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Abandoned Village in Turkey

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Originally built in the 1700s, the town called Karmylassos in Greek was home to as many as 20,000 Greek Orthodox residents by the early twentieth century. The messy fallout of World War I and the collapse of the Ottoman Empire led to the land grabs of the Greco-Turkish War (1919–1922). The resounding loss of the Greeks in this war ended with violence and retribution, which was often aimed at the remaining Greek Orthodox community within the new Turkish borders, and in turn, against the Muslim Turks in Greece. Hundreds of thousands of Greeks fled the violence in Turkey, which led the governments to agree to a mutual compulsory population exchange starting in 1923 in order to staunch the bloodshed.

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According to the of Treaty of Lausanne, all Greek Orthodox inhabitants of Turkey were to be exiled to Greece, while all Muslim inhabitants of Greece were to be exiled to Turkey in return. When the Greek inhabitants of Kayaköy left for Greece, Muslims from Greek Macedonia were settled in their place. However, Macedonians who were used to large and fertile fields in their former land found this hilly and rocky area with little arable land unfit to live, and abandoned the place in favour of other regions. Decades of neglect in addition to the big earthquake of 1957 that shook the region hard has left Kayaköy what it is today.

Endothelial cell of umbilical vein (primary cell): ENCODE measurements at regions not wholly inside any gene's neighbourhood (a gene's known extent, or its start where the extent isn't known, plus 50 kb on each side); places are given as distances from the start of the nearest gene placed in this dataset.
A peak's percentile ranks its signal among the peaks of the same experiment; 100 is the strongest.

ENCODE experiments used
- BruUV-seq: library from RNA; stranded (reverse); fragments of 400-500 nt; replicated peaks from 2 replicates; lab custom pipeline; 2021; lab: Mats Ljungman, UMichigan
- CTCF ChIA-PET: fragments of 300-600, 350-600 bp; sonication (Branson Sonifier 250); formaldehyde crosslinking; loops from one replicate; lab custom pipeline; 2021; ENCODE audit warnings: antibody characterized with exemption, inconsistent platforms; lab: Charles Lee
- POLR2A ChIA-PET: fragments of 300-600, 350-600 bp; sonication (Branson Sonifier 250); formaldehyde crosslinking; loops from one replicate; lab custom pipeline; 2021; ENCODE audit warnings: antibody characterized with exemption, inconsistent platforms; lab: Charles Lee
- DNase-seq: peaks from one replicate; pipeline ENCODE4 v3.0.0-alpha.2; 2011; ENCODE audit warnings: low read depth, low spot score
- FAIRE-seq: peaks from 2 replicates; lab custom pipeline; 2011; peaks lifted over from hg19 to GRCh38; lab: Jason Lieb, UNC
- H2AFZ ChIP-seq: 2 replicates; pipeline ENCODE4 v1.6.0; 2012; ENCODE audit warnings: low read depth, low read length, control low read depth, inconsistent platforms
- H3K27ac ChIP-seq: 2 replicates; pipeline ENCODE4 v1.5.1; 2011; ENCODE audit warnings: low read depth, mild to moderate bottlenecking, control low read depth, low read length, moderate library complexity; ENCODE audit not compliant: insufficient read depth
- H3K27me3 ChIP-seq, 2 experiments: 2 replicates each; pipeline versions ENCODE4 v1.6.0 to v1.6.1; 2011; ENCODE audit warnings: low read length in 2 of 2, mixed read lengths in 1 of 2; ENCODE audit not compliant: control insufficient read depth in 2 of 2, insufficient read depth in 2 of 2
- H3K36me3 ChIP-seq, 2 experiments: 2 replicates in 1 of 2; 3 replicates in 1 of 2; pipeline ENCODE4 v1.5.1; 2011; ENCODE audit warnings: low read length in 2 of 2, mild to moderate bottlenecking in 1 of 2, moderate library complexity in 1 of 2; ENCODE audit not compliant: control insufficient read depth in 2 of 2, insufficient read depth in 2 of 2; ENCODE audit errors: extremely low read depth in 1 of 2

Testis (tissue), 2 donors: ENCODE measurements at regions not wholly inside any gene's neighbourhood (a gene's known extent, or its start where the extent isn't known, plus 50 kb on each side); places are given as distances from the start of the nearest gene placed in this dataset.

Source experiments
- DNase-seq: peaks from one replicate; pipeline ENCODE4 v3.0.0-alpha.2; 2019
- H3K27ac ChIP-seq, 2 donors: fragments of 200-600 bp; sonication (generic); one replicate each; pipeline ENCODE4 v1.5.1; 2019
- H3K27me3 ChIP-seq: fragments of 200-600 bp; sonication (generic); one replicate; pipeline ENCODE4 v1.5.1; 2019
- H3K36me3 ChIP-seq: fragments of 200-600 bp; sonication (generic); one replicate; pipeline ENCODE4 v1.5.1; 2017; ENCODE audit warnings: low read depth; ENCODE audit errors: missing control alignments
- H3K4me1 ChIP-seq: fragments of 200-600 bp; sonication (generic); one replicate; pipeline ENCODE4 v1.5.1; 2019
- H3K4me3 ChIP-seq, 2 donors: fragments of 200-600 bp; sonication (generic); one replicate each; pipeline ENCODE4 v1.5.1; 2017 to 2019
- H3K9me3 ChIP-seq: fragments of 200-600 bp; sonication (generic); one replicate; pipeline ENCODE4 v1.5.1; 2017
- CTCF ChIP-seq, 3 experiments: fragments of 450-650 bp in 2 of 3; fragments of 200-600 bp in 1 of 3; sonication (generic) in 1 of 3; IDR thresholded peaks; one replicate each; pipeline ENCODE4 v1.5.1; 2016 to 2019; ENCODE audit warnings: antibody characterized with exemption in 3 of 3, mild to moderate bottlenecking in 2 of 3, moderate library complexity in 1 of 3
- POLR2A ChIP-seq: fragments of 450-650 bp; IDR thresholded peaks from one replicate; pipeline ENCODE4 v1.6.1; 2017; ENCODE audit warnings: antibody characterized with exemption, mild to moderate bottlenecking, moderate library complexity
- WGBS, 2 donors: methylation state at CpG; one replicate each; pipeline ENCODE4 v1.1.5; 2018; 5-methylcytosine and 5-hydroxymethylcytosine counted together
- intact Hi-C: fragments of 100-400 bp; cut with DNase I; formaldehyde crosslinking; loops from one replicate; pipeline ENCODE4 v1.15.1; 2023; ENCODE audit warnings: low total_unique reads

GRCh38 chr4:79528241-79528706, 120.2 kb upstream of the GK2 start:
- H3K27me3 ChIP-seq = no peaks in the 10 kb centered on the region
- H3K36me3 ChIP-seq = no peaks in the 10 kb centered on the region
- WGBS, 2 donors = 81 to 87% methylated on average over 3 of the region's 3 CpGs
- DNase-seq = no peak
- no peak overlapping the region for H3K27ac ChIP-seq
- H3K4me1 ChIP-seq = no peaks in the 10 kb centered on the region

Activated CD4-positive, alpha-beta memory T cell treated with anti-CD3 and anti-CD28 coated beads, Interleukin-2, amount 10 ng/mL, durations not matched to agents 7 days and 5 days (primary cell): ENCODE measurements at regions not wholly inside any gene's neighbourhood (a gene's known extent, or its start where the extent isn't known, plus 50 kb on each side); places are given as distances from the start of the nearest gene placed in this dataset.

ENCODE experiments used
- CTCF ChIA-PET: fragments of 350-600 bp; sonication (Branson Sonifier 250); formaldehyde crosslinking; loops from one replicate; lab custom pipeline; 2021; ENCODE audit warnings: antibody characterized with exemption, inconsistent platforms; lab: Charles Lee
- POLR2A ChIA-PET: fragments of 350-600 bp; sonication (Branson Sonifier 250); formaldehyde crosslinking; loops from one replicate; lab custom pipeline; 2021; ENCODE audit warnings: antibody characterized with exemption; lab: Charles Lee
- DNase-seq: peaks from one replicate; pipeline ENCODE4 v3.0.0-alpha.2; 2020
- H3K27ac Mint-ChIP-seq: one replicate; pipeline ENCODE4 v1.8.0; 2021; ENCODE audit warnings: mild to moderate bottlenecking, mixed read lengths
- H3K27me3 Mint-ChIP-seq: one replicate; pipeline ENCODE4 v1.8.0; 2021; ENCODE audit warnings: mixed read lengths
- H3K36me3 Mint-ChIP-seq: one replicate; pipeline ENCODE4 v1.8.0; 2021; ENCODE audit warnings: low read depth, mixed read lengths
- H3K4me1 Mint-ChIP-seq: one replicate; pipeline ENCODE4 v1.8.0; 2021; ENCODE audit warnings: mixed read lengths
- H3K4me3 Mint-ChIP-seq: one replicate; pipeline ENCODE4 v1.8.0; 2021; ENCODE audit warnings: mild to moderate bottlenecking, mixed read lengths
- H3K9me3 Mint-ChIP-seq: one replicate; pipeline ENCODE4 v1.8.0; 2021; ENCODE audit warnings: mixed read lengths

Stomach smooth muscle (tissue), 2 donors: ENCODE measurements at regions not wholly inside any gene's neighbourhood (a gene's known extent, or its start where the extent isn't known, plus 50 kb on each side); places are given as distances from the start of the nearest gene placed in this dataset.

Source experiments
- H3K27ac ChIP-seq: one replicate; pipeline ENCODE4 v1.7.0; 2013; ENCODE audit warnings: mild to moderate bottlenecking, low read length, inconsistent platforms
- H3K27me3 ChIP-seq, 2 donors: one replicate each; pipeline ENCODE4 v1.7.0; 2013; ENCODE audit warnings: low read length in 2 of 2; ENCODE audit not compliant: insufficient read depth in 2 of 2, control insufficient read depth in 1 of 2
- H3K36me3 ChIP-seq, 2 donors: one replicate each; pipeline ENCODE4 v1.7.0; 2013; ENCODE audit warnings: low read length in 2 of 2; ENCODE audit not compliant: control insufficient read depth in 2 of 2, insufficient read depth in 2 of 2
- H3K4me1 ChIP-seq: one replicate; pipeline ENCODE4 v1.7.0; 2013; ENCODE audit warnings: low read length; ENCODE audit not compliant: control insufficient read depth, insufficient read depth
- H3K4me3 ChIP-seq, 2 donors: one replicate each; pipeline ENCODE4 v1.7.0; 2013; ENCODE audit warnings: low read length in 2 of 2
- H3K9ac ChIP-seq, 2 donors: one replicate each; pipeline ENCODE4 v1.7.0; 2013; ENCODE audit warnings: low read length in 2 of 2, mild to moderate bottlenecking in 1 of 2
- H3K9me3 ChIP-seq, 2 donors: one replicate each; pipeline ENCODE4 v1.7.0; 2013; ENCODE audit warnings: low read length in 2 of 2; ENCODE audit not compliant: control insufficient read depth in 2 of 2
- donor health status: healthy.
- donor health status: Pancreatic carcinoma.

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Approximately 3500 homes now sit empty and mostly roofless, along with two Greek Orthodox churches and the fountains and cisterns that watered the city. Harsh winters and strong winds have stripped the buildings down to ruins, making the town look ancient. A private museum tells the story of the town.


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